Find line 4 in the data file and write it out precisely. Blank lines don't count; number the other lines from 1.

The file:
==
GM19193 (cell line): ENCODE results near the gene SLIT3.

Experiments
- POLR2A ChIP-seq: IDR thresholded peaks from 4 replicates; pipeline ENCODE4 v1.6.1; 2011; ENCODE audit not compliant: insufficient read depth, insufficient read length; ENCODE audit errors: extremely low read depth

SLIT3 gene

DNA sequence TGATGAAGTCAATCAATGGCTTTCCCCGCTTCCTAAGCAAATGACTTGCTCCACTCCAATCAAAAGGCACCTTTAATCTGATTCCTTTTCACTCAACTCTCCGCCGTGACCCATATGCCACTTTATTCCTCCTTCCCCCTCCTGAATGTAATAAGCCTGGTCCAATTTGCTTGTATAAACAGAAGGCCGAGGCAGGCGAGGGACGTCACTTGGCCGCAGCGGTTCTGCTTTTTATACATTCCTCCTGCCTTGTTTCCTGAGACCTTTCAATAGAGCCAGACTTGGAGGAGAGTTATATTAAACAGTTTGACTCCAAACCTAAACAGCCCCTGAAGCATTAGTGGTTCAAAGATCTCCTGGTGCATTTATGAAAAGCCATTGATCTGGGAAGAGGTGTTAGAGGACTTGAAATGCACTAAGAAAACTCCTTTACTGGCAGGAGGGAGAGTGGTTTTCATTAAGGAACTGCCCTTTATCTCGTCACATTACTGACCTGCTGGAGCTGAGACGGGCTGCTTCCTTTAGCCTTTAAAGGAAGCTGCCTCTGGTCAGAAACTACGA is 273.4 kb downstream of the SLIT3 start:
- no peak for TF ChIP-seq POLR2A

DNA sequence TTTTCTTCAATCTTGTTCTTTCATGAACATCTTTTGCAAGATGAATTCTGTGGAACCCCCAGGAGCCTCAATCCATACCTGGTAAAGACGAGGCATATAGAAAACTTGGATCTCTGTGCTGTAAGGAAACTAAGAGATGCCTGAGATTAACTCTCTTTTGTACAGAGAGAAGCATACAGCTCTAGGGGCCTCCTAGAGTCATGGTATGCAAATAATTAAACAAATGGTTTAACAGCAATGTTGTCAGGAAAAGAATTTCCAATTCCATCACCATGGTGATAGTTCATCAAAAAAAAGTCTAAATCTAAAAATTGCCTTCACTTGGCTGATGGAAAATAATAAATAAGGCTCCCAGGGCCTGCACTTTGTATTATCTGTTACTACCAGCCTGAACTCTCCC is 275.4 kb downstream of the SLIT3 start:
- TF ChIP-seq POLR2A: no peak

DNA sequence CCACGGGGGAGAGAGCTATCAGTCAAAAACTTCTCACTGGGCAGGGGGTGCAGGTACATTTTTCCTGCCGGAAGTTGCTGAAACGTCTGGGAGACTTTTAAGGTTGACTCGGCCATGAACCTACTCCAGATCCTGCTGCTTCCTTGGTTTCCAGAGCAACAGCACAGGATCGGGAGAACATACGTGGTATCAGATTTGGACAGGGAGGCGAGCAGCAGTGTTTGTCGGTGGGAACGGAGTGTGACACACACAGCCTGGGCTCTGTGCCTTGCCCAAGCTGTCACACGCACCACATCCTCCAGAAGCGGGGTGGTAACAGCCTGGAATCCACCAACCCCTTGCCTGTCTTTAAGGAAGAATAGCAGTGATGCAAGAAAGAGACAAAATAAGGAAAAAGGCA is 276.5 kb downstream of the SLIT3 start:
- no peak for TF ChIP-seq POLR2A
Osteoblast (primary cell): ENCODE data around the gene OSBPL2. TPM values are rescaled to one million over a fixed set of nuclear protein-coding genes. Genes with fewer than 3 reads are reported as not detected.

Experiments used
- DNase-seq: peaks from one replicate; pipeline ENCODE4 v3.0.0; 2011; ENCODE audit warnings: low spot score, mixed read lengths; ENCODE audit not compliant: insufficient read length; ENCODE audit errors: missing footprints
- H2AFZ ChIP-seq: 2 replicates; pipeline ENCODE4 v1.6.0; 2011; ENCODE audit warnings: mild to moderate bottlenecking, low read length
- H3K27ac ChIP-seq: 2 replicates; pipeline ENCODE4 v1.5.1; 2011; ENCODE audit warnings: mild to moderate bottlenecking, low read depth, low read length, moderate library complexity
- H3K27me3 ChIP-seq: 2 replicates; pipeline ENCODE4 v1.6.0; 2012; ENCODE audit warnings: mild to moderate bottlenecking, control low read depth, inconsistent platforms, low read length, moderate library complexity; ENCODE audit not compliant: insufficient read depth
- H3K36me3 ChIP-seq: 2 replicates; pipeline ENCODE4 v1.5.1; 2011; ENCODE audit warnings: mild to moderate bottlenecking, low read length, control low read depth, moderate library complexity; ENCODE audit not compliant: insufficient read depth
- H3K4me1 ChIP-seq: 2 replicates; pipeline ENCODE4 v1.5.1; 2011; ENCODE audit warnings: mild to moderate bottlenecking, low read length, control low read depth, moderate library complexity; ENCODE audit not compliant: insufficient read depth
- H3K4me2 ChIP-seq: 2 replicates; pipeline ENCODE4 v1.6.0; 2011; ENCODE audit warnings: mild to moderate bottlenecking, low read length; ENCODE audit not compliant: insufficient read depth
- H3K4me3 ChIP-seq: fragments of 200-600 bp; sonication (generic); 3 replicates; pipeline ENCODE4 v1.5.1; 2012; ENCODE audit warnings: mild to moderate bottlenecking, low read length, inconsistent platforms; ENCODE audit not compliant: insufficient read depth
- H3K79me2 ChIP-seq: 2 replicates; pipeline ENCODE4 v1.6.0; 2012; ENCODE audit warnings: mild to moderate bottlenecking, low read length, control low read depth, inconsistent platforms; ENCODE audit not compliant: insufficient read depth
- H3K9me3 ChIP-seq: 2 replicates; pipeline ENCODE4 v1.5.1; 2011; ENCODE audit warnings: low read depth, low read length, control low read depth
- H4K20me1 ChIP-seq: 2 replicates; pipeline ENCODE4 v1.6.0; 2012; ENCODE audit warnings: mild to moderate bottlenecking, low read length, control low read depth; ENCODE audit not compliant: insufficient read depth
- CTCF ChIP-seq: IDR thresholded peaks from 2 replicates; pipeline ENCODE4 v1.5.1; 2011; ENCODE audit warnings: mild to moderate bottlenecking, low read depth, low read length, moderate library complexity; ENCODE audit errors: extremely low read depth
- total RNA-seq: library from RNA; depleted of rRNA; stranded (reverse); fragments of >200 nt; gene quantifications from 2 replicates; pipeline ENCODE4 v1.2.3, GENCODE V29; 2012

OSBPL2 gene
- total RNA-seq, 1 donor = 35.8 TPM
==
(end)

SLIT3 gene